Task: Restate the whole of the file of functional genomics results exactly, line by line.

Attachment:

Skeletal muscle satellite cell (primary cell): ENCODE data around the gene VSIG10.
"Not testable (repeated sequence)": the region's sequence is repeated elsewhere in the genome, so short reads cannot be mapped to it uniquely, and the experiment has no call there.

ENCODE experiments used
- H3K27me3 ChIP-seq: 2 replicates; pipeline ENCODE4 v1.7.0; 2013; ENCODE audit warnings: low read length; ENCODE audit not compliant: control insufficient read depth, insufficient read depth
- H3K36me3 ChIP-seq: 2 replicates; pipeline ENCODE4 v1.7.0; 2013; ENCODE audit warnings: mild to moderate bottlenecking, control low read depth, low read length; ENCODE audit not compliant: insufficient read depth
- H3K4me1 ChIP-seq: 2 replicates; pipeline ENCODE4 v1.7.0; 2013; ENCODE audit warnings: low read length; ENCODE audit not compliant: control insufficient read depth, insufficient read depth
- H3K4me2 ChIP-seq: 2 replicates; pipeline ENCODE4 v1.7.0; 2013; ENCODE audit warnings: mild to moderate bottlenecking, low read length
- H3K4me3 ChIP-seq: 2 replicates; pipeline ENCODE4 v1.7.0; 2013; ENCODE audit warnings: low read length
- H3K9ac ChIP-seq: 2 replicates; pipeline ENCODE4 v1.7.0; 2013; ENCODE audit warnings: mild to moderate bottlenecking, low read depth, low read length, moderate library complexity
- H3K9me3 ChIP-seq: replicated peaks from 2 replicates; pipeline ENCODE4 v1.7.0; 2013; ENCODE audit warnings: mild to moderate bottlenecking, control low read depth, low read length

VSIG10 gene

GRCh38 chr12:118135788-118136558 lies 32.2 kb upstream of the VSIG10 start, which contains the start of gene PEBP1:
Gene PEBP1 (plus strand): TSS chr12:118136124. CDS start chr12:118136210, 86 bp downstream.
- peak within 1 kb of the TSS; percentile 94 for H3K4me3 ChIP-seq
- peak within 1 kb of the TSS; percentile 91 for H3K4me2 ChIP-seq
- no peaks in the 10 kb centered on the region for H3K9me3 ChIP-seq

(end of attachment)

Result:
Skeletal muscle satellite cell (primary cell): ENCODE data around the gene VSIG10.
"Not testable (repeated sequence)": the region's sequence is repeated elsewhere in the genome, so short reads cannot be mapped to it uniquely, and the experiment has no call there.

ENCODE experiments used
- H3K27me3 ChIP-seq: 2 replicates; pipeline ENCODE4 v1.7.0; 2013; ENCODE audit warnings: low read length; ENCODE audit not compliant: control insufficient read depth, insufficient read depth
- H3K36me3 ChIP-seq: 2 replicates; pipeline ENCODE4 v1.7.0; 2013; ENCODE audit warnings: mild to moderate bottlenecking, control low read depth, low read length; ENCODE audit not compliant: insufficient read depth
- H3K4me1 ChIP-seq: 2 replicates; pipeline ENCODE4 v1.7.0; 2013; ENCODE audit warnings: low read length; ENCODE audit not compliant: control insufficient read depth, insufficient read depth
- H3K4me2 ChIP-seq: 2 replicates; pipeline ENCODE4 v1.7.0; 2013; ENCODE audit warnings: mild to moderate bottlenecking, low read length
- H3K4me3 ChIP-seq: 2 replicates; pipeline ENCODE4 v1.7.0; 2013; ENCODE audit warnings: low read length
- H3K9ac ChIP-seq: 2 replicates; pipeline ENCODE4 v1.7.0; 2013; ENCODE audit warnings: mild to moderate bottlenecking, low read depth, low read length, moderate library complexity
- H3K9me3 ChIP-seq: replicated peaks from 2 replicates; pipeline ENCODE4 v1.7.0; 2013; ENCODE audit warnings: mild to moderate bottlenecking, control low read depth, low read length

VSIG10 gene

GRCh38 chr12:118135788-118136558 lies 32.2 kb upstream of the VSIG10 start, which contains the start of gene PEBP1:
Gene PEBP1 (plus strand): TSS chr12:118136124. CDS start chr12:118136210, 86 bp downstream.
- peak within 1 kb of the TSS; percentile 94 for H3K4me3 ChIP-seq
- peak within 1 kb of the TSS; percentile 91 for H3K4me2 ChIP-seq
- no peaks in the 10 kb centered on the region for H3K9me3 ChIP-seq